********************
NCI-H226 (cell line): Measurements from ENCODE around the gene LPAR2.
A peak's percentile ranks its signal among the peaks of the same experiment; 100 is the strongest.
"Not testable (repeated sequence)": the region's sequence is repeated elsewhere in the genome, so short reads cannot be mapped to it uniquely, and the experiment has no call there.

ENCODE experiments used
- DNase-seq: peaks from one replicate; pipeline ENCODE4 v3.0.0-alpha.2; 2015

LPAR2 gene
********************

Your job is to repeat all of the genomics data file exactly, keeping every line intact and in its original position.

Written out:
NCI-H226 (cell line): Measurements from ENCODE around the gene LPAR2.
A peak's percentile ranks its signal among the peaks of the same experiment; 100 is the strongest.
"Not testable (repeated sequence)": the region's sequence is repeated elsewhere in the genome, so short reads cannot be mapped to it uniquely, and the experiment has no call there.

ENCODE experiments used
- DNase-seq: peaks from one replicate; pipeline ENCODE4 v3.0.0-alpha.2; 2015

LPAR2 gene